These root vegetables are versatile in the kitchen, adding depth to soups, roasts, and purees. Parsnips require a longer growing season, making early planting essential for a winter harvest.


Beets thrive in the cool, protected environment of a cold frame, their earthy sweetness enhanced by the chill. These root vegetables are not only delicious but are also rich in nutrients and antioxidants.

vegetable cold frame

The cold frame’s stable conditions allow for beets to develop deep, vibrant colors and flavors, making them a valuable addition to the winter garden.

Swiss chard

Swiss chard brings a burst of color and nutrition to the cold frame garden. Its tolerance to cooler temperatures makes it an excellent choice for extending the growing season.

The leaves and stems provide a colorful addition to a variety of dishes, from stir-fries to soups, with each harvest offering tender, flavorful greens.


Arugula’s peppery leaves are a welcome addition to the cold frame, where it can continue to produce throughout the cooler months.

This fast-growing green adds a spicy kick to salads and dishes, with its flavor mellowing slightly in cooler temperatures. Arugula’s ease of growth and distinctive taste make it a must-have in the winter garden.


Garlic is an exceptional choice for cold frame gardening, offering not just culinary versatility but also ease of cultivation. Planting garlic cloves in the fall within the protective embrace of a cold frame sets the stage for an early summer harvest.

The cold frame environment shields the developing bulbs from extreme winter temperatures, ensuring a robust growth that leads to full-flavored garlic cloves, essential for a myriad of dishes and known for their health benefits.


Broccoli, a cool-season crop, adapts well to the microclimate of a cold frame, allowing for an extended growing season. This nutrient-dense vegetable can be harvested in the cooler months when planted in late summer or early fall.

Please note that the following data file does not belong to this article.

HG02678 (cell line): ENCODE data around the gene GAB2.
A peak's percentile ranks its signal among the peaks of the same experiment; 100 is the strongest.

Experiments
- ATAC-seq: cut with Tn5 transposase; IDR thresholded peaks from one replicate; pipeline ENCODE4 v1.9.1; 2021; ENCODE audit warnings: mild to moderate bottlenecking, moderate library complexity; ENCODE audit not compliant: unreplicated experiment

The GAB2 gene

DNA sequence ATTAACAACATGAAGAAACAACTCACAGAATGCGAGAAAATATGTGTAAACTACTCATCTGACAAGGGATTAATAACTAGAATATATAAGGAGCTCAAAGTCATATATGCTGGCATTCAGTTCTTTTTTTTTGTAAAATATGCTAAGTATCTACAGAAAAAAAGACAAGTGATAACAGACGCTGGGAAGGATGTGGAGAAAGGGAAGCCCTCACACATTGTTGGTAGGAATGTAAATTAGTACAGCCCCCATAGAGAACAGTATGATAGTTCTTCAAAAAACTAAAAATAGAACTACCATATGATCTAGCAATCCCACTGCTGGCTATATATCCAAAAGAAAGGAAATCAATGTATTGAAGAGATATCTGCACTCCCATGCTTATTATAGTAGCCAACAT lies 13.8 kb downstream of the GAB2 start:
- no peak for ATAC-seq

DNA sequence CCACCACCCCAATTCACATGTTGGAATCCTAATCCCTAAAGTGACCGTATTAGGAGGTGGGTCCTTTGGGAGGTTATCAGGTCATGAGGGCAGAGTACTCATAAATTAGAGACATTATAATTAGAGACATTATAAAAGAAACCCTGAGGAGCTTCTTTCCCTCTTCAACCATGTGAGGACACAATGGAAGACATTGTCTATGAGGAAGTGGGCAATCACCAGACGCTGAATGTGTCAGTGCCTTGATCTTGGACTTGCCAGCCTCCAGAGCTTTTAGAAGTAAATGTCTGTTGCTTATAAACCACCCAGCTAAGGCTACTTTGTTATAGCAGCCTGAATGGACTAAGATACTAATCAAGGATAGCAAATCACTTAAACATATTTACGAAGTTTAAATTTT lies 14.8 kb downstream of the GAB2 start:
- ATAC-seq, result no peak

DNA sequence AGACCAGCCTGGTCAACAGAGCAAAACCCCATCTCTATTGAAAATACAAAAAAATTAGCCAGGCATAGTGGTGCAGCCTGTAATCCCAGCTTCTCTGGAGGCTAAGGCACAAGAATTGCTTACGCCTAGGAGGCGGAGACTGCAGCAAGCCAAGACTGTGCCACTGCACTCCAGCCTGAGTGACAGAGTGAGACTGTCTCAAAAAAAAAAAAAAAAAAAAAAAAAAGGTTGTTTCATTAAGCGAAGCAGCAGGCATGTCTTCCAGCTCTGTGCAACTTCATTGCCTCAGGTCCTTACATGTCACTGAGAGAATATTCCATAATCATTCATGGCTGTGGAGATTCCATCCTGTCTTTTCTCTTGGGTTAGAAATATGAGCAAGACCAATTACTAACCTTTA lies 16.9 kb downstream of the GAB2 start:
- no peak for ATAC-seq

what can you grow in a cold frame

The controlled environment of a cold frame protects the developing heads from harsh weather, leading to tender and flavorful florets that are ideal for steaming, roasting, or enjoying raw in salads.

Mache (corn salad)

Mache, also known as corn salad or lamb’s lettuce, is a cold-hardy green that thrives in the low-light conditions of winter, making it perfect for cold frame cultivation. Its mild, nutty flavor enhances winter salads, offering a fresh, green respite in the colder months.

Mache’s resilience to cold weather, combined with the protection of a cold frame, allows it to be one of the few greens that can be harvested throughout winter, providing a continuous supply of fresh, tender leaves.

FAQs about what to grow in a cold frame

Can I use a cold frame to start seeds early in the season?

Absolutely! Starting seeds in a cold frame is an excellent way to give them a head start before the last frost date. Start your seeds in trays or pots within the cold frame, ensuring they receive adequate light and moisture.

Is watering necessary in a cold frame, and if so, how often?

Yes, plants in a cold frame will need watering, but likely less frequently than those in the open garden due to reduced evaporation.
Check the soil moisture regularly; it should be moist but not waterlogged. Watering in the morning is ideal, as it allows excess moisture to evaporate during the day, reducing the risk of fungal diseases.

How do I regulate the temperature in my cold frame during unexpected warm spells?

Ventilation is key; prop open the lid or door of your cold frame during the day to allow excess heat to escape and close it again in the late afternoon to retain warmth overnight.
Adjustable automatic vent openers can also be installed to manage temperature fluctuations without daily manual adjustments.

cold frame greenhouse

Discover the perfect cold frame for your garden at Greenhouse Emporium and extend your growing season with our expertly crafted selection.

Picture of Jesse James
Jesse James

Jesse James, an Army Veteran, now shares his passion for gardening through engaging articles on Greenhouse Emporium. Leveraging his experience and love for nature, Jesse provides practical advice and inspires others on their gardening journey.